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InfoQ Homepage News AI Models from Google and Microsoft Exceed Human Performance on Language Understanding Benchmark

AI Models from Google and Microsoft Exceed Human Performance on Language Understanding Benchmark

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Research teams from Google and Microsoft have recently developed natural language processing (NLP) AI models which have scored higher than the human baseline score on the SuperGLUE benchmark. SuperGLUE measures a model's score on several natural language understanding (NLU) tasks, including question answering and reading comprehension.

Both teams submitted their models to the SuperGLUE Leaderboard on January 5. Microsoft Research's model Decoding-enhanced BERT with disentangled attention (DeBERTa) scored a 90.3 on the benchmark, slightly beating Google Brain's model, based on the Text-to-Text Transfer Transformer (T5) and the Meena chatbot, which scored 90.2. Both exceeded the human baseline score of 89.8. Microsoft has open-sourced a smaller version of DeBERTa and announced plans to release the code and models for the latest model. Google has not published details of their latest model; while the T5 code is open-source, the Meena chatbot is not.

The General Language Understanding Evaluation (GLUE) benchmark was developed in 2019 as a method for evaluating the performance of NLP models such as BERT and GPT. GLUE is a collection of nine NLU tasks based on publicly-available datasets. Because of the rapid pace of improvement in NLP models, GLUE's evaluation "headroom" has diminished, and researchers introduced SuperGLUE, a more challenging benchmark.

SuperGLUE contains eight subtasks:

  • BoolQ (Boolean Questions) - a question answering task where the model must answer short yes-or-no questions
  • CB (CommitmentBank) - a textual entailment task where the hypothesis must be extracted from an embedded clause
  • COPA (Choice of Plausible Alternatives) - a causal reasoning task where the model is given a premise and two possible cause-or-effect answers
  • MultiRC (Multi-Sentence Reading Comprehension) - a question answering task where the model must answer a question about a context paragraph
  • ReCoRD (Reading Comprehension with Commonsense Reasoning Dataset) - a question answering task where a model is given a news article and a Cloze-style question about it, in which one entity is masked out. The model must choose the proper replacement for the mask from a list
  • RTE (Recognizing Textual Entailment) - a textual entailment task where the model must determine whether one text contradicts another or not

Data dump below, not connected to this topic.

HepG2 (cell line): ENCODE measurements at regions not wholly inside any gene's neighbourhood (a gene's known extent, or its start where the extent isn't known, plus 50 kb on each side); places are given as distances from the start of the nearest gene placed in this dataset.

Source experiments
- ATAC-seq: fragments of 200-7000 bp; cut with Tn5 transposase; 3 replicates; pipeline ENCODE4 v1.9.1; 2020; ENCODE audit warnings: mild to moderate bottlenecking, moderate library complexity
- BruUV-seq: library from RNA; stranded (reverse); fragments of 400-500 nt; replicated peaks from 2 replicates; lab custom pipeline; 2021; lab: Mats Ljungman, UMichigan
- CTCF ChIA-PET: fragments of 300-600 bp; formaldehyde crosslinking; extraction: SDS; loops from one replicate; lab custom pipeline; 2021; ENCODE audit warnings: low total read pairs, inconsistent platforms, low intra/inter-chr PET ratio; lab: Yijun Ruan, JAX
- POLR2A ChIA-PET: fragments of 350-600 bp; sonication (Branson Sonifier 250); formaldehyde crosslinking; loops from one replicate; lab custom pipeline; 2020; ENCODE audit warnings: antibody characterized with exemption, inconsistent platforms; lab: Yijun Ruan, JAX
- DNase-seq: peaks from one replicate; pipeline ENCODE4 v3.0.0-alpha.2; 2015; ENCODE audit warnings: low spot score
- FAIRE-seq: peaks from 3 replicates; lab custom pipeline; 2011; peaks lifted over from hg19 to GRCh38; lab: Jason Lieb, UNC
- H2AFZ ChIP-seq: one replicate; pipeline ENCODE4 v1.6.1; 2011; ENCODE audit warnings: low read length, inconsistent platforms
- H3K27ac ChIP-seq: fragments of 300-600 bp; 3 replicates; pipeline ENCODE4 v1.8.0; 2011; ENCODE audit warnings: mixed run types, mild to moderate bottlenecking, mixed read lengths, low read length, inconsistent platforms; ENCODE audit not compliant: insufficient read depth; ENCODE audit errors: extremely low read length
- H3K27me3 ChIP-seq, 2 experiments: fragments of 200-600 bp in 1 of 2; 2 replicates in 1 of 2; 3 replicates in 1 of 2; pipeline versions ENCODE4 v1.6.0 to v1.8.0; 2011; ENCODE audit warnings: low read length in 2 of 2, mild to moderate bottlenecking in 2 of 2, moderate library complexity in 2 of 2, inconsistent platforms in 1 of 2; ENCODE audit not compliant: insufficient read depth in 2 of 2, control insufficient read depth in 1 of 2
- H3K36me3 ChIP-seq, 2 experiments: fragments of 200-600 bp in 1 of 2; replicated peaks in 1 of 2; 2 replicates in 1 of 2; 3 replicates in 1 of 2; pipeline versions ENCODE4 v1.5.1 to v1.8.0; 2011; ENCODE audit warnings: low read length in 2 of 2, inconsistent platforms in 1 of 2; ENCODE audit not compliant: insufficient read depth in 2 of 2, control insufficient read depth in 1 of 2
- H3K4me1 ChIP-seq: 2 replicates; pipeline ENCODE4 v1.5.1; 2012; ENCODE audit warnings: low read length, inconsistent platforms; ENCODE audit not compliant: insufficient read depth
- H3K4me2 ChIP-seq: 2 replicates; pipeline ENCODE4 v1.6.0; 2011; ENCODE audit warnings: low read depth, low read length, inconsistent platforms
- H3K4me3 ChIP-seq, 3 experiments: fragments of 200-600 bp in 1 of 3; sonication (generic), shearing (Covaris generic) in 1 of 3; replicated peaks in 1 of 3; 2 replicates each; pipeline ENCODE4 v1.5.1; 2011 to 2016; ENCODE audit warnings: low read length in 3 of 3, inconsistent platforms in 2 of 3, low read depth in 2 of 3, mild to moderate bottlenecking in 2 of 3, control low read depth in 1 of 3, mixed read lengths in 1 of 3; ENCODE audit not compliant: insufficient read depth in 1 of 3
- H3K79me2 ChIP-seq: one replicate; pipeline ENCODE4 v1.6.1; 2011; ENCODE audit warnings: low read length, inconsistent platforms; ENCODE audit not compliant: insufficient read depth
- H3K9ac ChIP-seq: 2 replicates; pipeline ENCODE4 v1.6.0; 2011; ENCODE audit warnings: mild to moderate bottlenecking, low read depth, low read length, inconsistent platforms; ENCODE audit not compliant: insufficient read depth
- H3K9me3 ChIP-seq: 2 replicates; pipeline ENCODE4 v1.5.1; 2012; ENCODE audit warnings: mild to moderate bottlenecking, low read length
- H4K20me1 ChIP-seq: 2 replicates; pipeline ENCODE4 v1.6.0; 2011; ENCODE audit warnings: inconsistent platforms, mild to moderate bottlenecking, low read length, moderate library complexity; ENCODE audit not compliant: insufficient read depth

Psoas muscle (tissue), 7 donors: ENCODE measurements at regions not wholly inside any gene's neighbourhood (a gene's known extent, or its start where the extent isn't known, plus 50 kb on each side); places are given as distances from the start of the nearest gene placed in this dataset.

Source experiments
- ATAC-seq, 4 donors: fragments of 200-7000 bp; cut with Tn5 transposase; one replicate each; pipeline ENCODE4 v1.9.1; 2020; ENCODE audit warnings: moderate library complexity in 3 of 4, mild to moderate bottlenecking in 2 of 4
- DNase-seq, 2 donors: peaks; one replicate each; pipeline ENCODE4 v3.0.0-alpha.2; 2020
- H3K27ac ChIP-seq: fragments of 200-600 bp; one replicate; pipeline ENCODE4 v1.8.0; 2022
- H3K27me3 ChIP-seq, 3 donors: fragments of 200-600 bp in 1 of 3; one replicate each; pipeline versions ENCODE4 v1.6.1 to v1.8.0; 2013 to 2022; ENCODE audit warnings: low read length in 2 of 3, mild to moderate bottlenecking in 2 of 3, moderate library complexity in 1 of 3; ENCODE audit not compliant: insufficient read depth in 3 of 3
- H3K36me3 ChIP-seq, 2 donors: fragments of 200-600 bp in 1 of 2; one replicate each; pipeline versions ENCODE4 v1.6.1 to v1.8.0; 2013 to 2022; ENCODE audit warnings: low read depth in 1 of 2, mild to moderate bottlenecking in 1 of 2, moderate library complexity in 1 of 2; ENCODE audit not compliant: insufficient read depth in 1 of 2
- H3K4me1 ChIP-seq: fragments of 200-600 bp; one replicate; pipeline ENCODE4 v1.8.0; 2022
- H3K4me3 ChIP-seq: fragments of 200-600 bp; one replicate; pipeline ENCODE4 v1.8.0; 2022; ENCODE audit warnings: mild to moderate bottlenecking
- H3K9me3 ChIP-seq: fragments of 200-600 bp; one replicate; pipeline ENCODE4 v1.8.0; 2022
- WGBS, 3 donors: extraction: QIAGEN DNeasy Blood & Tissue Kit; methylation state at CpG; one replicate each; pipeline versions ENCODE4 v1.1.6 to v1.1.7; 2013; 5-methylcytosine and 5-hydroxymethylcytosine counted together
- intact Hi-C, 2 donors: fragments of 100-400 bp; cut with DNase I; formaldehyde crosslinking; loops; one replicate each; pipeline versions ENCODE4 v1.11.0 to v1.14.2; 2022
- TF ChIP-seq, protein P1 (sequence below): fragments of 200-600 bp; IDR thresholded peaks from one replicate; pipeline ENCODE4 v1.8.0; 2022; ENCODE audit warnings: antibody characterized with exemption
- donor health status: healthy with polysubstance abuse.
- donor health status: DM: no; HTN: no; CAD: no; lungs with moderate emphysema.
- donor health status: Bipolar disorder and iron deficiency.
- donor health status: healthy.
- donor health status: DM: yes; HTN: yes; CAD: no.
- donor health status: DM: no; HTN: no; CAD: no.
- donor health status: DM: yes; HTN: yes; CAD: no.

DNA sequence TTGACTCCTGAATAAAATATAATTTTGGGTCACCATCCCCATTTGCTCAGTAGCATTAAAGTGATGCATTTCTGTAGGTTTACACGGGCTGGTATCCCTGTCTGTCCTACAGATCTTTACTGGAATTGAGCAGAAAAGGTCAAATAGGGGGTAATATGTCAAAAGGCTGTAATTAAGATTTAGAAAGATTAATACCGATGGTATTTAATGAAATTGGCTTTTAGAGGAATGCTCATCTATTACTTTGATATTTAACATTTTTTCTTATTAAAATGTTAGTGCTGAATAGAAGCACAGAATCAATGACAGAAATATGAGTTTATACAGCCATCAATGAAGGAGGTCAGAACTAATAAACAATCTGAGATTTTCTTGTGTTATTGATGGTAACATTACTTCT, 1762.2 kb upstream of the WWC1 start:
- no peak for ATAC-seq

• WiC (Word-in-Context) - a word sense disambiguation task where the model must determine if a single word is used in the same sense in two different passages
  • WSC (Winograd Schema Challenge) - a coreference resolution task where a model must determine a pronoun's antecedent

All these tasks were chosen from published works in the NLP research space. Some of them---WiC, MultiRC, RTE, and ReCoRD---included human performance baselines in their original papers. To determine a baseline human performance for the rest, the SuperGLUE team hired human workers via Amazon Mechanical Turk to annotate the datasets.

In early 2020, Google Brain announced their Meena chatbot. Google did not release the code or pre-trained model, citing challenges related to safety and bias. The team did publish a paper describing the architecture, which is based on a 2.6B parameter sequence-to-sequence neural network called Evolved Transformer. By contrast, the T5 transformer, used in the new model, is open-sourced with several available model files up to 11B parameters. Google has not published details about its leaderboard entry; the description on the SuperGLUE leaderboard says it is a "new way of combining T5 and Meena models with single-task fine-tuning," and that a paper will be published soon.

Microsoft announced the latest 1.5B parameter version of their DeBERTa model in a recent blog post. Originally released in mid-2020, DeBERTa improves on BERT-derived architectures using three new techniques: disentangled attention, enhanced mask decoder, and virtual adversarial training for fine-tuning. Disentangled attention separates the word embedding from content embedding, in contrast to standard BERT models where the two values are summed together. The enhanced mask decoder uses this separate position information to improve its predictions. The fine-tuning approach improves stability during adversarial training, which increases model generalization.

While Microsoft's research teams continue to make progress in the NLP field, including DeBERTa and a 17B parameter model called Turing-NLG, in late 2020 the company announced an exclusive license of OpenAI's 175B parameter NLP model, GPT-3, which was trained on a supercomputer hosted in Microsoft's Azure cloud. OpenAI, like Google, has been slower to release their pre-trained models, due to concerns about misuse.

Microsoft's DeBERTa 2020 code and smaller pre-trained models are available on GitHub; the company plans to release the latest version soon. Google's T5 code and models are also available on GitHub.
 

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